gesture sequencer updates, some code
I'm now able to sequence gestures using LIL, the scripting language included with sndkit.
The following LIL snippet uses two instances of Gest to control an FM oscillator. One controls pitch (via the function sequence), the other timbre (via the function modindex):
The meaningful thing to extract from this is that gestures are programmed using a set of low-level commands. These commands will create phrases that take up a fixed number of beats, populate these phrases with Ramp Trees, and cap the leaf nodes with targets with behaviors that determine the interpolation method used to go from one target to another.
Sets of simple low-level commands like the ones above are a programmers best friend, because they lend themselves well towards higher-level abstractions :)
It turns out you can plug in USB peripherals into the RG350 using a USB-C adapter (which I managed to have lying around). I started plugging various things in and checking dmesg to see what would show up.
Keyboards and mice show up no surprises. It doesn't look like my Griffin or Grid gets detected (also no surprises). USB MIDI seems to be a no-go too (slightly surprising). My XP-PEN drawing tablet *does* show up using generic HID drivers (surprising!)
C programming question
How cursed is it to treat a "char *" as a generic pointer? I'm running into a situation were I may need to do something like this:
struct some_struct *data;
data = allocate_this_somehow();
x = (char *)data;
Other than not using in it places where a string is expected, should I be aware of anything? Does it trigger crazy weird UB? Does the char pointer type do weird things that I should be aware of? etc. etc.
Just merged all the gesture tests I made for myself into one medley, and I have to say the results are quite satisfying.
Again, this is just one gesture sequencer controlling only the pitch of a single FM oscillator. This is all step-sequenced, no human recorded performance. Very surprised with how natural and fluid it feels.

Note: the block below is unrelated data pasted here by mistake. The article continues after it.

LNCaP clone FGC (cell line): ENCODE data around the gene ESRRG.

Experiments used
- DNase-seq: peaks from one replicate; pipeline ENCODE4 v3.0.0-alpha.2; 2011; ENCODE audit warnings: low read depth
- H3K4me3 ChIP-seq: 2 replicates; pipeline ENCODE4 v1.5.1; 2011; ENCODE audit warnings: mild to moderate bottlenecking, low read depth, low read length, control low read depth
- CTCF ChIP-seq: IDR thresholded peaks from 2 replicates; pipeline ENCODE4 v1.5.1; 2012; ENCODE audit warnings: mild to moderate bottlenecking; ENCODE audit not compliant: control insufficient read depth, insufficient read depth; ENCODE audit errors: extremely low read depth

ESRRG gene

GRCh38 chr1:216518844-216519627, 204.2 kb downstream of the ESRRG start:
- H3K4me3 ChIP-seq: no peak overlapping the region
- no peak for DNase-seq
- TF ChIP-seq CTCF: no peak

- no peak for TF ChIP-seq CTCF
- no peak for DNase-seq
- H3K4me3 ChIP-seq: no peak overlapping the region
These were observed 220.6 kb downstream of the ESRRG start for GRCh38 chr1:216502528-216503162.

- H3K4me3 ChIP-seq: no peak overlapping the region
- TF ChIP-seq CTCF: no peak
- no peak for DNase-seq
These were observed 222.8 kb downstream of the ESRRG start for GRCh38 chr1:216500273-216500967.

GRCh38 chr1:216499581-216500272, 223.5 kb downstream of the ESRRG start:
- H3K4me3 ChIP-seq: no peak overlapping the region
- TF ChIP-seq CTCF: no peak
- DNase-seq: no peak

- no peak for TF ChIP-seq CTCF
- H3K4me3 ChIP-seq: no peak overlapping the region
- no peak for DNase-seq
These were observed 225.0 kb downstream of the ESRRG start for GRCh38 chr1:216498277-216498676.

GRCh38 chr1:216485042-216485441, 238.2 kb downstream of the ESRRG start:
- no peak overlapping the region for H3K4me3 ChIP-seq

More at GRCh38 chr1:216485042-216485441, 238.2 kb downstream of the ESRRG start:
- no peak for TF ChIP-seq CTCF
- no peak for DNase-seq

And it's all externally clocked so it plays well with others!
of course, this is just one interpretation of how to phrase it.
Instead of slowing down to to the high note, one could speed up in anticipation before dramatically slowing down at the climax. More or less inverting the mass changes.
Sure this version sounds a little bit unnatural, and not my favorite, but with a bit of tweaking it is on it's way to being a valid interpretation.
This sort of thinking starts to get at the "hows" of computer-performed music and not the "whats", which is something I've been thinking deeply about:
Here's some temporal weight in action!
I'm tweaking the masses and inertias in some of the targets so that time compresses while reaching the high note, and expands on the following quarter note triplet.
Slightly exaggerated for dramatic effect!
The next thing I want to focus my attention on in my gesture sequencer is this idea of temporal weight. That is to say, the idea that every discrete target point in a gesture has the opportunity to influence the global tempo of the external conductor signal.
Every target can add or subtract temporal mass (how fast/slow the tempo is) as well as inertia (how quickly to react to changes in temporal mass).